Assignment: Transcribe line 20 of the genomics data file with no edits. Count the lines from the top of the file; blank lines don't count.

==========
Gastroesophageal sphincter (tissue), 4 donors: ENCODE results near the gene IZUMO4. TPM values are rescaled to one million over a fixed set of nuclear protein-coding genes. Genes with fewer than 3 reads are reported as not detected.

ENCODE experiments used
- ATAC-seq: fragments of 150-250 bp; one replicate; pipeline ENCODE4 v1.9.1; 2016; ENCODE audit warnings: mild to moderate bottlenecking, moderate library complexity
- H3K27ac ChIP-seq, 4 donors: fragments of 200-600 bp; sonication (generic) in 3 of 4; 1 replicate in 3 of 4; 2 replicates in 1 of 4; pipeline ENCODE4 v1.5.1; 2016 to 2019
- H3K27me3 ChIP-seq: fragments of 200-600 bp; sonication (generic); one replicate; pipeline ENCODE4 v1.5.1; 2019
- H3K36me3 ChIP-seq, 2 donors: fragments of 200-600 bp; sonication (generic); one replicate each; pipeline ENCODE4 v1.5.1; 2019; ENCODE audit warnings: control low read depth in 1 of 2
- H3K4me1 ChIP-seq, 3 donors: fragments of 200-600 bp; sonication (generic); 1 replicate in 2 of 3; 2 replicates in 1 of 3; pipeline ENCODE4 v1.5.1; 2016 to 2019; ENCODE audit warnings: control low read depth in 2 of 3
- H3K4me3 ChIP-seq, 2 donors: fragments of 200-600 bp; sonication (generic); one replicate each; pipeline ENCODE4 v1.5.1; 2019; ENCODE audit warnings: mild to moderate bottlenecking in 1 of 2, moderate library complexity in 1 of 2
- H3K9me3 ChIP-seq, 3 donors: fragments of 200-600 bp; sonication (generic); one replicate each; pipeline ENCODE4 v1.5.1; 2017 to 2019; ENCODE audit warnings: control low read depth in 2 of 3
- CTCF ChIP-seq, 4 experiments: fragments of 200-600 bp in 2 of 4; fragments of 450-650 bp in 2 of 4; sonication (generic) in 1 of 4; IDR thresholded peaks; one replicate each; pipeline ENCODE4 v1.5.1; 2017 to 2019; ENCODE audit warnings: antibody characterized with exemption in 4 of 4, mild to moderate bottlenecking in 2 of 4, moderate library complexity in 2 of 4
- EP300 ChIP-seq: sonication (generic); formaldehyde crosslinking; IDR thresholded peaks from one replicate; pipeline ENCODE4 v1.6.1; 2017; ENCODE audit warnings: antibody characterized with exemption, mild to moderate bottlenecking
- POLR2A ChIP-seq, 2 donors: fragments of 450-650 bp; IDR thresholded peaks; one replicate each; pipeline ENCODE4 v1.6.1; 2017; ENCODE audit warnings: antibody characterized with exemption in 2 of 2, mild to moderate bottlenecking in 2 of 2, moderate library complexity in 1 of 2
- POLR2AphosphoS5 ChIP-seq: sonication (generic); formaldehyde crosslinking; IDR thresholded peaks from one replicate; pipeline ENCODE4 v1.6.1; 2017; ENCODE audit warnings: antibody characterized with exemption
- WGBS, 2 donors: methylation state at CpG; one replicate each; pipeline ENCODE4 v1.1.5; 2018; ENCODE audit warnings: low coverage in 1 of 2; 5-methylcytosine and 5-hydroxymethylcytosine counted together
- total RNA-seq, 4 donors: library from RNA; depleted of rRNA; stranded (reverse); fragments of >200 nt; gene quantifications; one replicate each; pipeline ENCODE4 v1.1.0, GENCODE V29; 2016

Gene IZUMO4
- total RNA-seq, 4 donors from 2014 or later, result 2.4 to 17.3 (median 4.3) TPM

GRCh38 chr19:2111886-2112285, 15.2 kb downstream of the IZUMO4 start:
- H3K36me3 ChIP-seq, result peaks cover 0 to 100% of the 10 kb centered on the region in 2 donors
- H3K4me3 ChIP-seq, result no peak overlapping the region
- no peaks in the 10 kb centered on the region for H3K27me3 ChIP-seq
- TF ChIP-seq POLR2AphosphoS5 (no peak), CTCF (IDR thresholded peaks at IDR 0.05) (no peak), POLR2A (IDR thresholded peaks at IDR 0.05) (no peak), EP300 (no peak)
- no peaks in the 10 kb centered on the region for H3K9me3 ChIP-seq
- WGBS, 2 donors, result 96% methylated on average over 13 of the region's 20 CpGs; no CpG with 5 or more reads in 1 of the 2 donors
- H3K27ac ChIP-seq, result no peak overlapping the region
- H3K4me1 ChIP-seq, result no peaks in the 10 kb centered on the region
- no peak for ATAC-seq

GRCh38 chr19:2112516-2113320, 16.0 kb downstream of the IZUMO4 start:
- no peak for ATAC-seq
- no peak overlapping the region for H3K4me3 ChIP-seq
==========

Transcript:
- H3K4me3 ChIP-seq, result no peak overlapping the region